It was opened in 1964 and today around 60 to 80 Bornean Orangutans are living free in the reserve. These critically endangered great apes share about 97% of their DNA with humans. The centre has become one of the island’s top tourist attractions. The Orangutan Rehabilitation Centre is next to another important conservation centre, the Bornean Sun Bear Conservation Centre.

We will enjoy a night walk in the evening, with a fair chance of encountering the incredibly cute Horsfield’s Tarsier, the goggle-eyed Bornean Slow Loris, Lesser Mouse Deer and Malay Civet, and maybe a nocturnal bird or two. We will overnight at Sepilok.

*Note on Camera Use at Sepilok Orangutan Rehabilitation Centre: for any camera with zoom lens from 100 to 400mm, video camera or other video recording equipment for personal use are chargeable at RM10.00 per unit. For any camera (fixed-lens – 400mm and above ) or any film-making equipment are chargeable at RM1,000.00 per unit. Mode of payment is cash only.

Day 5:
Sepilok (Rainforest Discovery Centre)

We will start with a scrumptious breakfast and then head out.

We will enjoy a full day of birdwatching in the Rainforest Discovery Centre (RDC) closeby. The RDC is also in the Kabili-Sepilok Forest Reserve, and the highlight is a truly impressive canopy walkway that spans hundreds of metres, and up to 25 metres above the ground in places!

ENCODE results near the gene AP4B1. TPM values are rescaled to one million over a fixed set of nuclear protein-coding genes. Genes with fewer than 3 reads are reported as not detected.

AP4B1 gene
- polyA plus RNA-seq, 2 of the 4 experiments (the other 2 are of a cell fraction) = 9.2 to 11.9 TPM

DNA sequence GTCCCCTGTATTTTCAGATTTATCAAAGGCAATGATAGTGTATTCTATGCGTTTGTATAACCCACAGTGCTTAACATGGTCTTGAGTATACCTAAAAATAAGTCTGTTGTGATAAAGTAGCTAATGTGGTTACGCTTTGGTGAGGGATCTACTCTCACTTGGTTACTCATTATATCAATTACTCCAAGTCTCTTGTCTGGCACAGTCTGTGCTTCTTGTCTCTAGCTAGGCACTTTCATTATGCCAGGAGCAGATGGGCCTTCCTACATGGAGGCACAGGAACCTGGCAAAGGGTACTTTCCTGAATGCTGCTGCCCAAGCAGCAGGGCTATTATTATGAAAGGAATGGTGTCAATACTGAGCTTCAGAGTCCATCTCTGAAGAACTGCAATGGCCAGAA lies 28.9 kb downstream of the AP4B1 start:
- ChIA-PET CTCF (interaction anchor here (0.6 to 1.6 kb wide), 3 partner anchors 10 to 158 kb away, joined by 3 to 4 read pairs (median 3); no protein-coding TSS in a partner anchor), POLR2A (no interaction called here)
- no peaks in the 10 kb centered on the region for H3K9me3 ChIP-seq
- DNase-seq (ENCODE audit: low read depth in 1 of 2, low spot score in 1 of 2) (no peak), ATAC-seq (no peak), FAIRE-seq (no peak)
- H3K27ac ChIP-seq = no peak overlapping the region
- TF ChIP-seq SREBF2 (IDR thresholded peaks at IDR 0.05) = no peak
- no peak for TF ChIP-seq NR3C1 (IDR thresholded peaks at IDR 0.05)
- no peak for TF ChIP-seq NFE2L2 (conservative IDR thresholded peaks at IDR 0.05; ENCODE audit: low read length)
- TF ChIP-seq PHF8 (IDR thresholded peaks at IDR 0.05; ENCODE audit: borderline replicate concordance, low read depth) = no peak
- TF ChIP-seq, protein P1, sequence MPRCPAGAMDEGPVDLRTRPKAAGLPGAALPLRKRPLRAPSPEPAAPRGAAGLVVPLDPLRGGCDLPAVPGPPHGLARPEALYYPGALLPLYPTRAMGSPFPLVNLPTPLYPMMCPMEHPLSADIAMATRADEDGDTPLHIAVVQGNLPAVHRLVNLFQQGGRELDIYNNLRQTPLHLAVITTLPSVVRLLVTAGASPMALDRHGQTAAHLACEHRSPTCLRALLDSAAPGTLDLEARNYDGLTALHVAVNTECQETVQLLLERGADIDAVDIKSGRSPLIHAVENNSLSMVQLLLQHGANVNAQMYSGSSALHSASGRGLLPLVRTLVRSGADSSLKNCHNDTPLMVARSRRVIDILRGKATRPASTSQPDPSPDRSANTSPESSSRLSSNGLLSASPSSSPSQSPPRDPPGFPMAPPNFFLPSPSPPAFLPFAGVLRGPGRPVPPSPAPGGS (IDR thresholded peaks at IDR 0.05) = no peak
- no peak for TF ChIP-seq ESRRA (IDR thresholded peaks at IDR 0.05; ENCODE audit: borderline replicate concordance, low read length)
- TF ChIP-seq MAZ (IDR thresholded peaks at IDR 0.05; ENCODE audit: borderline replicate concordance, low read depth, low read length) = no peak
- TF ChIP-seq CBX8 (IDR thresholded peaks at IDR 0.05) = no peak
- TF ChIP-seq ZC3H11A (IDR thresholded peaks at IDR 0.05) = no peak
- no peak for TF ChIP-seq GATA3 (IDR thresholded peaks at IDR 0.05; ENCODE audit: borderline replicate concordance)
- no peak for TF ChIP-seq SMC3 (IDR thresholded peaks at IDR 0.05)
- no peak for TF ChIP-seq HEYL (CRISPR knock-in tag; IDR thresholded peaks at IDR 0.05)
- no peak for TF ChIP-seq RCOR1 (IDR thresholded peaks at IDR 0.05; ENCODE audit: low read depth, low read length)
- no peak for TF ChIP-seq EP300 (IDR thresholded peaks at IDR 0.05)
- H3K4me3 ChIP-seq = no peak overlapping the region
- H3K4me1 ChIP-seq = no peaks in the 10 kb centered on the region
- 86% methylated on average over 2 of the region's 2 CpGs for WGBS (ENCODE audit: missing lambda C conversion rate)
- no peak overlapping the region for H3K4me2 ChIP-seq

The canopy offers excellent birding opportunities and may remind you of the similar structure in Kakum National Park in Ghana in Africa, half a world away if you have ever been there! Here at the RDC’s canopy walkway we hope to see the truly bizarre Bornean Bristlehead, a regal species in its own family, and one of Borneo’s top avian attractions. Other top species to be found from the canopy walkway are Van Hasselt’s Sunbird, Yellow-rumped Flowerpecker, Banded and Black-and-yellow Broadbill, White-bellied Woodpecker, Lesser and Greater Green Leafbird, Rhinoceros, Black, Bushy-crested and White-crowned Hornbill, and many more.